(Photo: Hugh Jackson) Essence received multiple additional licenses as a result of litigation among dispensary owners. Some licensees received none. (Photo: Hugh Jackson)
A measure before lawmakers would scrap Nevada’s merit-based cannabis licensing system in favor of a scheme that allows current licensees to expand and saturate the market, while effectively locking out new applicants, according to the Nevada Dispensary Association, which represents the state’s marijuana sellers.
Senate Bill 235 would allow dispensaries to convert their medical licenses to recreational permits, a move that could result in the addition of 55 new retail stores, according to NDA President Tisha Black, resulting in a 140 percent increase in new dispensaries in the state.
“Senate Bill 235 disregards market necessity, disregards established statutory restrictions, disregards the need to stabilize the industry, avoids the competitive licensing process, and significantly increases the number of recreational licenses for a distinguished few, all of whom already have dispensary licenses,” Black wrote Wednesday in an email to members that was obtained by the Current.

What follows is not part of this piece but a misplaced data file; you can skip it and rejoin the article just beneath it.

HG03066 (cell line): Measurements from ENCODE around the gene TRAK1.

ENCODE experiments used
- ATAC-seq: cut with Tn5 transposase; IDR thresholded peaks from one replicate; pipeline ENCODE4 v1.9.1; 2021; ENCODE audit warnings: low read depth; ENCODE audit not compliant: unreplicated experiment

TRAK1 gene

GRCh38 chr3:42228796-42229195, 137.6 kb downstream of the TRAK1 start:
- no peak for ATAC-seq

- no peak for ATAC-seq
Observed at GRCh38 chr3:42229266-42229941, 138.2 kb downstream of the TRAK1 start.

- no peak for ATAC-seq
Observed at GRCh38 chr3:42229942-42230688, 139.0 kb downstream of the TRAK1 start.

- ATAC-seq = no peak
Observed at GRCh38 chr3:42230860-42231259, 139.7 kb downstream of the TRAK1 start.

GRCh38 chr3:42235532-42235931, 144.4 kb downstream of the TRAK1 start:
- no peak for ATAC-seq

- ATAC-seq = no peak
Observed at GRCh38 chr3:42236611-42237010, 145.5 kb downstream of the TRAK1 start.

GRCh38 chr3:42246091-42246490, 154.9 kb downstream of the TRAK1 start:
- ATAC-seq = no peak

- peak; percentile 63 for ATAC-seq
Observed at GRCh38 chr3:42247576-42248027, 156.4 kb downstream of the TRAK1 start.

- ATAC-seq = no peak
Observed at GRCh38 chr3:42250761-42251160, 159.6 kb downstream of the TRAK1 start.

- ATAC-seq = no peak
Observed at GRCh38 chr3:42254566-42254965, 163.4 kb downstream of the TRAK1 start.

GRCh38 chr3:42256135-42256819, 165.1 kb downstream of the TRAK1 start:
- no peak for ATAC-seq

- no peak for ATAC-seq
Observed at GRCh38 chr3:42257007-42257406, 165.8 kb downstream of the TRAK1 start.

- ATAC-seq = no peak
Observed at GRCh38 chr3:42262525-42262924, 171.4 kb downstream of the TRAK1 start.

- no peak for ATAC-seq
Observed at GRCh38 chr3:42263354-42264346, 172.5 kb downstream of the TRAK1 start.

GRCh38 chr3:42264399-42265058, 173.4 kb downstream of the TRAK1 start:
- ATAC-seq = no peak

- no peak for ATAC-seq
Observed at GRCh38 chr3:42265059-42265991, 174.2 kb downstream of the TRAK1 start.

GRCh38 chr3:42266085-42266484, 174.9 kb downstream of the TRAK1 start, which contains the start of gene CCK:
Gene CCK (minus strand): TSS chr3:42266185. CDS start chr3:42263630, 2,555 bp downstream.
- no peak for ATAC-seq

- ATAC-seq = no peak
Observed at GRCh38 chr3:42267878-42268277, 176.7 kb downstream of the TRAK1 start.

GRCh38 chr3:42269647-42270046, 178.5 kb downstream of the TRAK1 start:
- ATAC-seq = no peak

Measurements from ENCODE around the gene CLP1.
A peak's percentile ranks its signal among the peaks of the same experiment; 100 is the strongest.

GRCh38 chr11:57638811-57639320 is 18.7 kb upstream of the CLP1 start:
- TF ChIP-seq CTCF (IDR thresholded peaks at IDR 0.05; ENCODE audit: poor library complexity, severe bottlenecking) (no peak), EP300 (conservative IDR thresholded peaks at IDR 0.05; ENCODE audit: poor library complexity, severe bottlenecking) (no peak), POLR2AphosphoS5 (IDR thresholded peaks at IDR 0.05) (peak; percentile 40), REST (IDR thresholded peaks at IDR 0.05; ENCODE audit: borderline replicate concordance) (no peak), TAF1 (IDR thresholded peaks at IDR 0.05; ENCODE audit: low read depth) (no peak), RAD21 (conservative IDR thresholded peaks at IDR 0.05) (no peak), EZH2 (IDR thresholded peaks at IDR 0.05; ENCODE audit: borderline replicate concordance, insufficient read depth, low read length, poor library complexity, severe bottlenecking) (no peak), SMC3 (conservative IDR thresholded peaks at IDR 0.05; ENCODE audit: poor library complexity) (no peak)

The bill is sponsored by Sen. Dallas Harris and has the backing of “all the members of the Dispensary Association who didn’t win a license in the last round,” says NDA board member and former state lawmaker David Goldwater, co-owner of Inyo Fine Cannabis, and one of the bill’s primary backers.
“The lawsuit was the catalyst for the bill,” Goldwater says of marathon litigation in which a judge found the Nevada Department of Taxation engaged in favoritism in issuing licenses in 2018. “The plaintiffs prevailed but no remedy was available” in the form of additional licenses.
Goldwater says SB 235 pits “the little guys against the big guys.” But he admits it closes the door on further diversification of Nevada’s cannabis industry, which is largely controlled by corporate interests, i.e., wealthy white men.